Email marketing has evolved rapidly alongside the technological growth of the 21st century. Prior to this growth, when emails were novelties to the majority of customers, email marketing was not as effective. In 1978, Gary Thuerk of Digital Equipment Corporation (DEC) sent out the first mass email [1] to approximately 400 potential clients via the Advanced Research Projects Agency Network (ARPANET). This email resulted in $13 million worth of sales in DEC products, and highlighted the potential of marketing through mass emails. However, as email marketing developed as an effective means of direct communication, users began blocking out content from emails with filters and blocking programs. In order to effectively communicate a message through email, marketers had to develop a way of pushing content through to the end user, without being cut out by automatic filters and spam removing software. This resulted in the birth of triggered marketing emails, which are sent to specific users based on their tracked online browsing patterns.

Historically, it has been difficult to measure the effectiveness of marketing campaigns because target markets cannot be adequately defined. Email marketing carries the benefit of allowing marketers to identify returns on investment[citation needed]and measure and improve efficiency. Email marketing allows marketers to see feedback from users in real time, and to monitor how effective their campaign is in achieving market penetration, revealing a communication channel’s scope. At the same time, however, it also means that the more personal nature of certain advertising methods, such as television advertisements, cannot be captured.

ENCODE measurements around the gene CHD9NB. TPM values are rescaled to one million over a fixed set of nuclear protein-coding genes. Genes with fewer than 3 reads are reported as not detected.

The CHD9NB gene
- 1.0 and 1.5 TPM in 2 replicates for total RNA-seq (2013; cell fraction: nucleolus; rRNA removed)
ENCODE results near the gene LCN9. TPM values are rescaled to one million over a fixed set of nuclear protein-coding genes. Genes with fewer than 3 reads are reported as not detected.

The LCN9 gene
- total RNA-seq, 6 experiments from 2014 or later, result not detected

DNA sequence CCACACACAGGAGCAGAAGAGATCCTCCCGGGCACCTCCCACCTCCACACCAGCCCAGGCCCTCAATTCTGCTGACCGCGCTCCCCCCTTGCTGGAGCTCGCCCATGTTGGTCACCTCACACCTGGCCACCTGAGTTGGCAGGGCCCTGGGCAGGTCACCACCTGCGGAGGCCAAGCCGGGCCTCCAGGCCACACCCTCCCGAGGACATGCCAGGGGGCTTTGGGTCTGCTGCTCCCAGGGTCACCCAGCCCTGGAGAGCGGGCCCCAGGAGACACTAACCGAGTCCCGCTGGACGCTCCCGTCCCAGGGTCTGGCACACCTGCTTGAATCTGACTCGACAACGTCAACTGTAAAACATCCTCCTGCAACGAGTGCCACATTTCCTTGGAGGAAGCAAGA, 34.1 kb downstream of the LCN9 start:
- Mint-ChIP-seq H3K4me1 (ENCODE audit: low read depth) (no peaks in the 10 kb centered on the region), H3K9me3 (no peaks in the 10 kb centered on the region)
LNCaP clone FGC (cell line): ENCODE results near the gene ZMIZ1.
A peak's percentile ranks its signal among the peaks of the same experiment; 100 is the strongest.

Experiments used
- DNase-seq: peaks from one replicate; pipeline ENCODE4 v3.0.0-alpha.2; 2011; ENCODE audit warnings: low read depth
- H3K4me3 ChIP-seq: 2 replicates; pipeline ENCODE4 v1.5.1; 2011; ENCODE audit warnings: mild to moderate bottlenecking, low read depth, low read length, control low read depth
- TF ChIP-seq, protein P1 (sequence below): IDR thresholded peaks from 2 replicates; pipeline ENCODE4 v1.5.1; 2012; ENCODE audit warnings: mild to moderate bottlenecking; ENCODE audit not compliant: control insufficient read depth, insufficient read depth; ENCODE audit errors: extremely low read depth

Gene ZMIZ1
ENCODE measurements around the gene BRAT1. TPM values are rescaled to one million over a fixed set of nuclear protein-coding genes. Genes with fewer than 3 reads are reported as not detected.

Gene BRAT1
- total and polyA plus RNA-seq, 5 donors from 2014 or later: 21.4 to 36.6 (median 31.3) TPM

Types of Email marketing

[edit]

Email marketing can be carried out through different types of emails:

Transactional emails[edit]

Transactional emails are usually triggered based on a customer’s action with a company. To be qualified as transactional or relationship messages, these communications’ primary purpose must be “to facilitate, complete, or confirm a commercial transaction that the recipient has previously agreed to enter into with the sender”, along with a few other narrow definitions of transactional messaging.[2] Triggered transactional messages include dropped basket messages, password reset emails, purchase or order confirmation emails, order status emails, reorder emails and email receipts.

The primary purpose of a transactional email is to convey information regarding the action that triggered it. But, due to its high open rates (51.3% compared to 36.6% for email newsletters), transactional emails are an opportunity to engage customers: to introduce or extend the email relationship with customers or subscribers, to anticipate and answer questions or to cross-sell or up-sell products or services.[3]